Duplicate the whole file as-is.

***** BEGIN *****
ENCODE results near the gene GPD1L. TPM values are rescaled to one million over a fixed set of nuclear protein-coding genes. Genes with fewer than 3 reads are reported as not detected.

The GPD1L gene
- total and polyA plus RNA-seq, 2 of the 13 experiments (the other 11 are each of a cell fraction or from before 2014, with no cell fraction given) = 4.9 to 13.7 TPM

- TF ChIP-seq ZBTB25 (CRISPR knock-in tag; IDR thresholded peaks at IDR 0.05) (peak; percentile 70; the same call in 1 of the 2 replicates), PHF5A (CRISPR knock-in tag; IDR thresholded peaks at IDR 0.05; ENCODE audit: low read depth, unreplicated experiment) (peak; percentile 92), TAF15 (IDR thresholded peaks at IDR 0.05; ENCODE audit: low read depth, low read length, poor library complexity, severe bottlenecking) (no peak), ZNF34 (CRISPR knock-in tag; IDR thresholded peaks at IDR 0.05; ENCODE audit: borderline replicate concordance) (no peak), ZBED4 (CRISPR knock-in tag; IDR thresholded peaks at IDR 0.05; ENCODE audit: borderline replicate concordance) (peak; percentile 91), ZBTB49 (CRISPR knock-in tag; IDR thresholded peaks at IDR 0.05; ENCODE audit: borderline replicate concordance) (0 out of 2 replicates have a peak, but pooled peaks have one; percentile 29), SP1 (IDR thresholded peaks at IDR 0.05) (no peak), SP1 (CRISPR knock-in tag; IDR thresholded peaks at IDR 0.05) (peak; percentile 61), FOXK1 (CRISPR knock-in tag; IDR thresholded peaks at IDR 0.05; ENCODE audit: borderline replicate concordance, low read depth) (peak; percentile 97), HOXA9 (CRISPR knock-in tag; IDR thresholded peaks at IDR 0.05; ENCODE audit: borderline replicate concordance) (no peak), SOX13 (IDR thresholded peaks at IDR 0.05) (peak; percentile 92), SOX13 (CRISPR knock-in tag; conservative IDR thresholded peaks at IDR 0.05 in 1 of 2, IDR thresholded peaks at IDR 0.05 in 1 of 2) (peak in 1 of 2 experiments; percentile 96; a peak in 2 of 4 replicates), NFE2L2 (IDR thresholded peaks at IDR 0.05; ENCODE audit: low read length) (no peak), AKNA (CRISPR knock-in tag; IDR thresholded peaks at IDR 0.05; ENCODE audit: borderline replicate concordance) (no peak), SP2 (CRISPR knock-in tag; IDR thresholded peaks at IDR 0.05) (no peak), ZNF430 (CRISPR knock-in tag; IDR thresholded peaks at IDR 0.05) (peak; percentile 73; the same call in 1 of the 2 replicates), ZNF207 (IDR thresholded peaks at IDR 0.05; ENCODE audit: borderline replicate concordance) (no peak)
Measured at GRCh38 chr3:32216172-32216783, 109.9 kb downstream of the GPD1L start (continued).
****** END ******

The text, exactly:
ENCODE results near the gene GPD1L. TPM values are rescaled to one million over a fixed set of nuclear protein-coding genes. Genes with fewer than 3 reads are reported as not detected.

The GPD1L gene
- total and polyA plus RNA-seq, 2 of the 13 experiments (the other 11 are each of a cell fraction or from before 2014, with no cell fraction given) = 4.9 to 13.7 TPM

- TF ChIP-seq ZBTB25 (CRISPR knock-in tag; IDR thresholded peaks at IDR 0.05) (peak; percentile 70; the same call in 1 of the 2 replicates), PHF5A (CRISPR knock-in tag; IDR thresholded peaks at IDR 0.05; ENCODE audit: low read depth, unreplicated experiment) (peak; percentile 92), TAF15 (IDR thresholded peaks at IDR 0.05; ENCODE audit: low read depth, low read length, poor library complexity, severe bottlenecking) (no peak), ZNF34 (CRISPR knock-in tag; IDR thresholded peaks at IDR 0.05; ENCODE audit: borderline replicate concordance) (no peak), ZBED4 (CRISPR knock-in tag; IDR thresholded peaks at IDR 0.05; ENCODE audit: borderline replicate concordance) (peak; percentile 91), ZBTB49 (CRISPR knock-in tag; IDR thresholded peaks at IDR 0.05; ENCODE audit: borderline replicate concordance) (0 out of 2 replicates have a peak, but pooled peaks have one; percentile 29), SP1 (IDR thresholded peaks at IDR 0.05) (no peak), SP1 (CRISPR knock-in tag; IDR thresholded peaks at IDR 0.05) (peak; percentile 61), FOXK1 (CRISPR knock-in tag; IDR thresholded peaks at IDR 0.05; ENCODE audit: borderline replicate concordance, low read depth) (peak; percentile 97), HOXA9 (CRISPR knock-in tag; IDR thresholded peaks at IDR 0.05; ENCODE audit: borderline replicate concordance) (no peak), SOX13 (IDR thresholded peaks at IDR 0.05) (peak; percentile 92), SOX13 (CRISPR knock-in tag; conservative IDR thresholded peaks at IDR 0.05 in 1 of 2, IDR thresholded peaks at IDR 0.05 in 1 of 2) (peak in 1 of 2 experiments; percentile 96; a peak in 2 of 4 replicates), NFE2L2 (IDR thresholded peaks at IDR 0.05; ENCODE audit: low read length) (no peak), AKNA (CRISPR knock-in tag; IDR thresholded peaks at IDR 0.05; ENCODE audit: borderline replicate concordance) (no peak), SP2 (CRISPR knock-in tag; IDR thresholded peaks at IDR 0.05) (no peak), ZNF430 (CRISPR knock-in tag; IDR thresholded peaks at IDR 0.05) (peak; percentile 73; the same call in 1 of the 2 replicates), ZNF207 (IDR thresholded peaks at IDR 0.05; ENCODE audit: borderline replicate concordance) (no peak)
Measured at GRCh38 chr3:32216172-32216783, 109.9 kb downstream of the GPD1L start (continued).